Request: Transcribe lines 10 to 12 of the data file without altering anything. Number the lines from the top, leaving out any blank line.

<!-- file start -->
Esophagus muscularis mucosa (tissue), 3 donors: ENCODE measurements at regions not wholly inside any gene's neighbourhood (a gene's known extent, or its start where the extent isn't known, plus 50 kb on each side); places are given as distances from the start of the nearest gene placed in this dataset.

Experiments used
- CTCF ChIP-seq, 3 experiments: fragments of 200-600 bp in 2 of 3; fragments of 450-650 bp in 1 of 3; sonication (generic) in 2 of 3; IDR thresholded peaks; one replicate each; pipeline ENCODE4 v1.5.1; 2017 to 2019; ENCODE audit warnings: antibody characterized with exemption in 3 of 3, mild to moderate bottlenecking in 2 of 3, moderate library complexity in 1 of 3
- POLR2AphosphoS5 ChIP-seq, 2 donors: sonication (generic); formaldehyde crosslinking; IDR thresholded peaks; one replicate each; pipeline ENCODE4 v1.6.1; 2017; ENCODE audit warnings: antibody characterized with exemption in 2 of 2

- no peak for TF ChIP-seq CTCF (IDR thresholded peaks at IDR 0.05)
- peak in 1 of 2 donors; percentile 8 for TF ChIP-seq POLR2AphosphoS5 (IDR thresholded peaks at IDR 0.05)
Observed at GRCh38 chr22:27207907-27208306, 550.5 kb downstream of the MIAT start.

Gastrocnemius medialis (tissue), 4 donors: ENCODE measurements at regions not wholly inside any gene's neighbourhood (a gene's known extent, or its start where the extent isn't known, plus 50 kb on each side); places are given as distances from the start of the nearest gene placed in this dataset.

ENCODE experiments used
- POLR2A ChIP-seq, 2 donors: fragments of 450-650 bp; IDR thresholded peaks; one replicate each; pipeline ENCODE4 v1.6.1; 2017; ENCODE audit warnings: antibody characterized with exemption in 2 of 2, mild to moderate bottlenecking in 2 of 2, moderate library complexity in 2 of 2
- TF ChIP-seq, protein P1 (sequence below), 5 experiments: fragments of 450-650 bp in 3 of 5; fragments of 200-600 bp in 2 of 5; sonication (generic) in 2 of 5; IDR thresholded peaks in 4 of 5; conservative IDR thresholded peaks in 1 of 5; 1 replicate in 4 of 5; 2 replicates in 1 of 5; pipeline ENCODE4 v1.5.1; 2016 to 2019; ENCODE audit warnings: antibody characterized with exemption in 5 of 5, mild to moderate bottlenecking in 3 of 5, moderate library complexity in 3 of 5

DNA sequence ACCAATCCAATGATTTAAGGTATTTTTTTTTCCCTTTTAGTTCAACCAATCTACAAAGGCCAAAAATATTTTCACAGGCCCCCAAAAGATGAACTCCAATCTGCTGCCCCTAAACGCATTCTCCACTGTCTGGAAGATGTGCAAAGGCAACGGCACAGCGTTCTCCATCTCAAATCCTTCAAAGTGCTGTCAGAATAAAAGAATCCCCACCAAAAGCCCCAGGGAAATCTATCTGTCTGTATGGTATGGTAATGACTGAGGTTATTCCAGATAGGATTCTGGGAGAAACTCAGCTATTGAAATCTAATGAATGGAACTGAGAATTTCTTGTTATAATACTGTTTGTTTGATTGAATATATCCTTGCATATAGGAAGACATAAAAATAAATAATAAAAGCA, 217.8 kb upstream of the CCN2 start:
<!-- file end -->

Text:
- POLR2A ChIP-seq, 2 donors: fragments of 450-650 bp; IDR thresholded peaks; one replicate each; pipeline ENCODE4 v1.6.1; 2017; ENCODE audit warnings: antibody characterized with exemption in 2 of 2, mild to moderate bottlenecking in 2 of 2, moderate library complexity in 2 of 2
- TF ChIP-seq, protein P1 (sequence below), 5 experiments: fragments of 450-650 bp in 3 of 5; fragments of 200-600 bp in 2 of 5; sonication (generic) in 2 of 5; IDR thresholded peaks in 4 of 5; conservative IDR thresholded peaks in 1 of 5; 1 replicate in 4 of 5; 2 replicates in 1 of 5; pipeline ENCODE4 v1.5.1; 2016 to 2019; ENCODE audit warnings: antibody characterized with exemption in 5 of 5, mild to moderate bottlenecking in 3 of 5, moderate library complexity in 3 of 5

DNA sequence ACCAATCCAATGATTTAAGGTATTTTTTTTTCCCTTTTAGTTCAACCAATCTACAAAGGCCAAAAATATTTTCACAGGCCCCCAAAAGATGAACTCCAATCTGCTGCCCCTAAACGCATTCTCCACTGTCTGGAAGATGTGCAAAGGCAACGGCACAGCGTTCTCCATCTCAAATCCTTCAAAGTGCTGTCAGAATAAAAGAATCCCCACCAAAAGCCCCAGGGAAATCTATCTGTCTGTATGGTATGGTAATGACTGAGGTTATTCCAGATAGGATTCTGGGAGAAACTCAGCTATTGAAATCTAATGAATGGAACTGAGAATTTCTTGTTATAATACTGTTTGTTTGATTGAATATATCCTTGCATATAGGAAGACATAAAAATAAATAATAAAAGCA, 217.8 kb upstream of the CCN2 start: